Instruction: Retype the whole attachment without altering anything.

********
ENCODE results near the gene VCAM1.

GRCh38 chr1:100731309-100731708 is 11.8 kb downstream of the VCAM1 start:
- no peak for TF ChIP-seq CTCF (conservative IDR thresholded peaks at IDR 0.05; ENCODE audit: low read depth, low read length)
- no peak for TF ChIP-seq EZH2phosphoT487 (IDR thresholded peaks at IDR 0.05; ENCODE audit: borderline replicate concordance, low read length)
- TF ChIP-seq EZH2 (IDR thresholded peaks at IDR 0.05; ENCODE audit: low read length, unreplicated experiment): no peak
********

ENCODE results near the gene VCAM1.

GRCh38 chr1:100731309-100731708 is 11.8 kb downstream of the VCAM1 start:
- no peak for TF ChIP-seq CTCF (conservative IDR thresholded peaks at IDR 0.05; ENCODE audit: low read depth, low read length)
- no peak for TF ChIP-seq EZH2phosphoT487 (IDR thresholded peaks at IDR 0.05; ENCODE audit: borderline replicate concordance, low read length)
- TF ChIP-seq EZH2 (IDR thresholded peaks at IDR 0.05; ENCODE audit: low read length, unreplicated experiment): no peak